Attorney-General lays out 2022-2025 disability and mental health action plan

Plan would empower all employees to 'fully participate' in the workplace

Attorney-General lays out 2022-2025 disability and mental health action plan

A recently released action plan from the Attorney-General has revealed its initiatives to build a more accessible and inclusive workplace culture.

HR leaders might find the office’s strategy as a valuable blueprint for making their own policies and accommodations for its staff. Learn about the office’s action plan and possible conditions that employers could adopt in their workplaces.

Spanning from 2022 to 2025, the disability and mental health action plan (DMAP) would continue the successes of the office’s former action plan, which includes improving the support for flexible working arrangements and provision of reasonable adjustments. It also aims to introduce centralised recruitment processes.

“Disability can affect anyone, at any time, and at any stage of the employment cycle. Existing employees and disability employee networks will be key allies for change and leadership, at all levels and in every agency, to ensure the strategy achieves its outcomes,” the office said in a media release.

It has two focus areas, namely:

  • Attract, recruit, and retain more people with disability; and
  • Accessible and inclusive workplace cultures and environments

The action plan aims to promote “a culture of inclusion,” which it said would create a supportive and positive working environment. “We will strive to build a disability-confident culture through learning and development opportunities and events that raise awareness, break down stigma, and reduce the challenges that people with disability or chronic mental health conditions experience,” the office said.

The “culture of inclusion” initiatives include:

  • Education and training to create a disability-confident workforce;
  • Ensure workplaces are accessible and staff are aware of and can access support and resources;
  • Ensure the voices of people with disability or chronic mental health conditions are heard;
  • Benchmark progress in building an accessible and inclusive workplace;
  • Raise awareness through activities and events to reduce the stigma associated with disability or chronic mental health conditions.

The action plan also takes on “accessibility,” including physical access and documents and information technology. The initiatives include:

  • Ensure that premises and facilities allow for safe, comfortable and dignified access for people with disability under relevant codes and standards;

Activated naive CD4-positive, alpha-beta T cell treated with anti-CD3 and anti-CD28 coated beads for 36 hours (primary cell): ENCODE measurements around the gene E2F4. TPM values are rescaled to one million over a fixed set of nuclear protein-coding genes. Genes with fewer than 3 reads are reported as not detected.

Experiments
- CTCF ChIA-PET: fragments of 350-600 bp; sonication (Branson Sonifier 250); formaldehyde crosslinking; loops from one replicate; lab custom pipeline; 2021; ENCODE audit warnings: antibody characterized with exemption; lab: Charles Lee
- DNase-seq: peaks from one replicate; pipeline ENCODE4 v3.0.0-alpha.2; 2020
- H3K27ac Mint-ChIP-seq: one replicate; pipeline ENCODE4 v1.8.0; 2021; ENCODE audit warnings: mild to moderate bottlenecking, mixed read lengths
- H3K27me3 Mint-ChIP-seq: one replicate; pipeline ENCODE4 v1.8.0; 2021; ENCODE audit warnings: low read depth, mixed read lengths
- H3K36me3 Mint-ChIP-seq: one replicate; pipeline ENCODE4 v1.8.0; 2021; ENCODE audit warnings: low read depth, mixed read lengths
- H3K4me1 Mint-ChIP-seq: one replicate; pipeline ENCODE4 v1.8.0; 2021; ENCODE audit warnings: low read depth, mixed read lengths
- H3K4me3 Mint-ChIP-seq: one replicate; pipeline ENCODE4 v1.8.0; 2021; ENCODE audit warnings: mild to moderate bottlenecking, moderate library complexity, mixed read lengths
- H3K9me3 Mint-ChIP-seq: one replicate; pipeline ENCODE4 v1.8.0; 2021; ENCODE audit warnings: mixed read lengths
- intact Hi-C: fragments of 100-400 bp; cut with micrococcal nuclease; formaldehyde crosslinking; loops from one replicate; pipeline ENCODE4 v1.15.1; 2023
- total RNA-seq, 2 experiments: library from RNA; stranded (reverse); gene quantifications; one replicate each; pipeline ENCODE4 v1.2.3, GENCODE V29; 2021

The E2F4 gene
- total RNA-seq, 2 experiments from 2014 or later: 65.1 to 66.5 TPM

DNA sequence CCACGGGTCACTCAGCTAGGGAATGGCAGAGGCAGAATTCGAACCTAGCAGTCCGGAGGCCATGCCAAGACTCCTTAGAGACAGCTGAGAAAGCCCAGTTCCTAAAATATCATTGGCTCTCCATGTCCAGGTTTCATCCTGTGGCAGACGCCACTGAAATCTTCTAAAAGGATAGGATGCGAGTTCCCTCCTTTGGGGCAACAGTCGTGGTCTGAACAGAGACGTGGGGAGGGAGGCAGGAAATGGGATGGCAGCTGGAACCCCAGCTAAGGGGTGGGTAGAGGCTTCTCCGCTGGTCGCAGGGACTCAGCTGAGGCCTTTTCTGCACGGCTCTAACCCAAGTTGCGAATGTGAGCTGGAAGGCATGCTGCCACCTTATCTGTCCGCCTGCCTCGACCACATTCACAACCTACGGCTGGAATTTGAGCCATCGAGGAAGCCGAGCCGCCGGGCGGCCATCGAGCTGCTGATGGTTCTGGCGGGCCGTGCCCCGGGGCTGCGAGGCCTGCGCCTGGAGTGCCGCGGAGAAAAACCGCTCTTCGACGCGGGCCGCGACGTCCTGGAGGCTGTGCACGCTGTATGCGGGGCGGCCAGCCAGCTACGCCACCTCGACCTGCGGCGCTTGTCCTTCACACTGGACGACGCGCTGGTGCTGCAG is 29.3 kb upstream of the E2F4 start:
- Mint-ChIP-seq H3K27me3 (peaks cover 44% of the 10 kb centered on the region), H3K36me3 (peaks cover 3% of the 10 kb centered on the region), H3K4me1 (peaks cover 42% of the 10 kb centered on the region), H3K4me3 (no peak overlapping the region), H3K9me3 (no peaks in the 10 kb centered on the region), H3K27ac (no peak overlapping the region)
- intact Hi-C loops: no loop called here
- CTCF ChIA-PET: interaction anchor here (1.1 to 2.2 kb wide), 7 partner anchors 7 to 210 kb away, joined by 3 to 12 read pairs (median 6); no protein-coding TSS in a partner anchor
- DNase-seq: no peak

• Appropriate tools and processes are in place that ensure that people with disability or chronic mental health conditions are supported and can fully participate in all aspects of the workplace.

As to recruitment, retention, and development, the office said it would provide “equitable access to promotion and development opportunities,” including:

  • Development opportunities are provided to support people with disability;
  • Ensure recruitment and selection processes are accessible, inclusive and are safeguarded against bias; and
  • Promote accessible and inclusive workplace culture in recruitment marketing and advertising.

“Our people are our most important asset, so it is critical that we listen, learn and challenge the traditional ways in which we work, to ensure that our workforce is adequately supported, and is able to respond to future challenges,” Cameron Gifford, COO and head of enabling services group, said in a media release.

“We know that people with disability are more likely to experience discrimination, more likely to experience violence than those without disability, and may face challenges seeking and engaging in employment. We also know that diversity is essential to building resilience in organisations,” Gifford explained.

“With approximately 4.4 million people in Australia living with disability (as of 2019), it is imperative that our organisation seeks ways for engaging, attracting and retaining people with disability, so as to better reflect the community we serve, build a disability confident culture and continue to build a resilient workforce capable of adapting and responding to increasingly complex challenges,” he added.

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